This article was updated at 6:45 p.m. to include additional information about rallies planned outside the courthouse.
Plaintiffs opposing Montgomery County Public Schools’ LGBTQ+ inclusive curriculum requirement will make the case Wednesday for an injunction allowing families to opt out of the curriculum now—months or perhaps even years before their case would be resolved.
Advocates on both sides are expected to turn up for the hearing scheduled for 10 a.m. in the U.S. District Courthouse in Greenbelt. Judge Deborah Boardman will hear oral arguments on the plaintiffs’ preliminary motion for injunction. If granted, an injunction would require the school district to honor parents’ requests for opt-out accommodations until the case is resolved. According to court records, the case has not yet been scheduled for trial.
The lawsuit stems from a controversy over the school district’s decision not to provide prior notice or allow parents to have their students removed from the classroom when an LGBTQ+ inclusive storybook is utilized. The policy was first clarified publicly in March, and three MCPS families filed a lawsuit against the school board and superintendent in May.
Over the summer, Muslim and Christian families rallied outside school board headquarters, presented testimony to the board and circulated petitions demanding the district reinstate the opt-out accommodation. Other parents, students and officials have vocalized their support for the school district’s approach to its inclusive curriculum, and a petition of support has garnered over 3,000 signatures since June 16.
MCPS officials have consistently declined to comment on the pending litigation. Legal filings in the case show the school district claiming the volume of opt-out requests had grown voluminous enough to cause “significant disruptions” in schools, but a recent Maryland Public Information Act requested filed by MoCo360 found the district cannot quantify that number. Recently-published internal school documents show some elementary school principals expressing concern about the books’ rollout months before the opt-out controversy.
Plaintiffs in the suit are represented by the Becket Fund for Religious Liberty, a Washington, D.C.-based law firm specializing in religious freedom. The school-affiliated defendants are represented by WilmerHale, an international firm employing over 1,000 attorneys worldwide.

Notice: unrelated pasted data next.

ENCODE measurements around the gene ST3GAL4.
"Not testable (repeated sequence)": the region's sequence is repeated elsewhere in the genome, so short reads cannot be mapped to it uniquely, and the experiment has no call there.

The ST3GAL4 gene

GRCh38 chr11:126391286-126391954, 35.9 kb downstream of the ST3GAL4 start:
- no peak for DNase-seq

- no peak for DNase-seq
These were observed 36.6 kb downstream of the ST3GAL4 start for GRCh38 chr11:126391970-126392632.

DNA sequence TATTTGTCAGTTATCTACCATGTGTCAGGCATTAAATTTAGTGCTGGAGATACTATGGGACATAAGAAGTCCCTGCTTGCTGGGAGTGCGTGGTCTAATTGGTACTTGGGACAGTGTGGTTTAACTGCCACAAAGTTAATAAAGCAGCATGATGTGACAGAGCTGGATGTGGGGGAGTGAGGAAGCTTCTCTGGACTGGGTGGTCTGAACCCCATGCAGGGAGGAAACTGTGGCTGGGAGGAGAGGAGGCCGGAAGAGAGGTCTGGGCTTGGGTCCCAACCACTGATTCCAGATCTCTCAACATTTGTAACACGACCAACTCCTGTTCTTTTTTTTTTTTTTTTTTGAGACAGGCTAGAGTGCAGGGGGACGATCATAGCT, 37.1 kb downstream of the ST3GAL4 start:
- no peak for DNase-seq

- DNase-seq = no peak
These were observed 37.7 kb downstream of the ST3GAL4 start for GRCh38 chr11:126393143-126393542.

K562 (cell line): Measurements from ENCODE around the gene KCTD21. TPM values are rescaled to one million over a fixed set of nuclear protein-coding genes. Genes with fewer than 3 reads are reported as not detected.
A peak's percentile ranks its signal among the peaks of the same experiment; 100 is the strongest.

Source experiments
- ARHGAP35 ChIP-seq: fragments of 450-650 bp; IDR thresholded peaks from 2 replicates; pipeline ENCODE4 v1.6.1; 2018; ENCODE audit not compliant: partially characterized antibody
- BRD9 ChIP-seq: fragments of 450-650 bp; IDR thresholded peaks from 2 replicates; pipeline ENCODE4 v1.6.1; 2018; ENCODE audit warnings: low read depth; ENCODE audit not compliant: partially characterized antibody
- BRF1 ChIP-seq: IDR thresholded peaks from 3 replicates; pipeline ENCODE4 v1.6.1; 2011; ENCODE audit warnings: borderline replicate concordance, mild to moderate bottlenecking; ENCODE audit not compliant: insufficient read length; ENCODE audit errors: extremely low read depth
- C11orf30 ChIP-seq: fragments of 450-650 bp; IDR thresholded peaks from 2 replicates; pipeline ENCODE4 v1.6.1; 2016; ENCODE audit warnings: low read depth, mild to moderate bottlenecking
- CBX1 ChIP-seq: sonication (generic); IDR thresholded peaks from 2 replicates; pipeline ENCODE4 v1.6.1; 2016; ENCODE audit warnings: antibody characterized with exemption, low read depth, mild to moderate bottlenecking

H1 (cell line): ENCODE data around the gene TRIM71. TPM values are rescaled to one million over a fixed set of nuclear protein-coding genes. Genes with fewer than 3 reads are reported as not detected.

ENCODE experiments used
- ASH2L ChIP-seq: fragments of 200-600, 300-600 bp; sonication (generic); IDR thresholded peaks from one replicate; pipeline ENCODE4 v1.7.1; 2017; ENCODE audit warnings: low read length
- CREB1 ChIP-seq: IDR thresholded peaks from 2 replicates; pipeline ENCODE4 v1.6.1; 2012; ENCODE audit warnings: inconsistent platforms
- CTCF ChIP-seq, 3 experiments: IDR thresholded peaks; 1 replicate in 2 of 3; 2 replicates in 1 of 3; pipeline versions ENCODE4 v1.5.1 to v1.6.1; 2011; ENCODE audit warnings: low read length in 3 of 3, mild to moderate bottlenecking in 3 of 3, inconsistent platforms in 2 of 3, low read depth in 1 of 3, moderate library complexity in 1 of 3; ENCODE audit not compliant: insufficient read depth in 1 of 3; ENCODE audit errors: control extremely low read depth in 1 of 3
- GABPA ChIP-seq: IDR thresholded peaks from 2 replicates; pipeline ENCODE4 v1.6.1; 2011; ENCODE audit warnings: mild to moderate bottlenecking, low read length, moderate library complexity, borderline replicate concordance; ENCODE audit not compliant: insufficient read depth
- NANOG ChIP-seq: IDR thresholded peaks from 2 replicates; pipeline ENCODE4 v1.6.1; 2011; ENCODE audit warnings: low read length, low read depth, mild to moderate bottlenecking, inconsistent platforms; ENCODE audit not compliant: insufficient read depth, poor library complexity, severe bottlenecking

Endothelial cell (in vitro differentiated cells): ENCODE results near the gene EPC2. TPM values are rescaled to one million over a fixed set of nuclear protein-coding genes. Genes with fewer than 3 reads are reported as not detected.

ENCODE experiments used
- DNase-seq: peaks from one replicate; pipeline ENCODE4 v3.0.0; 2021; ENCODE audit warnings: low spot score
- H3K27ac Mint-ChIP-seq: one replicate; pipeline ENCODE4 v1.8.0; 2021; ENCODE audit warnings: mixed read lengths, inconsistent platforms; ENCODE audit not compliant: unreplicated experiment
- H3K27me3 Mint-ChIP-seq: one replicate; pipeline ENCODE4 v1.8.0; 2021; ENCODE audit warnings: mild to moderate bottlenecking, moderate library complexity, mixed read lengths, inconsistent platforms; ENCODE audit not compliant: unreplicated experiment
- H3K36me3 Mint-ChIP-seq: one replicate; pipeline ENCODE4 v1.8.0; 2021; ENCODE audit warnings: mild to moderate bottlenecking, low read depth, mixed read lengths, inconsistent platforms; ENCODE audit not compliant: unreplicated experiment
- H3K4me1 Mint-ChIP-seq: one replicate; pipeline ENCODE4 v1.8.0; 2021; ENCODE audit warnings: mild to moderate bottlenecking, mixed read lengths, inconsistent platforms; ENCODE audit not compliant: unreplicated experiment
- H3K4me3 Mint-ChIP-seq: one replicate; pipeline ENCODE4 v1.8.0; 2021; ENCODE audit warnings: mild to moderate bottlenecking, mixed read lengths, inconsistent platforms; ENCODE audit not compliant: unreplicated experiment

Several groups for and against the opt-out are encouraging residents to attend the hearing. Attorneys for the plaintiffs announced a rally at 8 a.m. in the courthouse parking lot, and in its Aug. 7 newsletter the county’s Republican Party promoted an 8 a.m. “silent rally” outside the courthouse also in support of the opt-out.
Via social media, the Metro D.C. chapter of PFLAG—an LGBTQ+ affirming parent advocacy group—encouraged residents to attend the hearing wearing purple to show support for the school district’s inclusive curriculum. The Coalition for Inclusive Schools and Communities, a cohort of local residents in support of the MCPS book policies, is also planning an 8 a.m. rally. Another advocacy group called Muslims for Progressive Values encouraged its social media followers to gather outside the courthouse at 8:30 for a similar rally.
On behalf of the Council on American-Islamic Relations (CAIR)—one of several organizers behind the pro-opt-out efforts—regional director Zainab Chaudry told MoCo360 in an email Monday she plans to attend Wednesday’s hearing in support of the plaintiffs, but she said CAIR is not planning any rallies at the courthouse and is not affiliated with the litigation.
Following the hearing, an MCPS attorney has said it’s possible Boardman would issue her ruling on the motion before the new school year kicks off Aug. 28.
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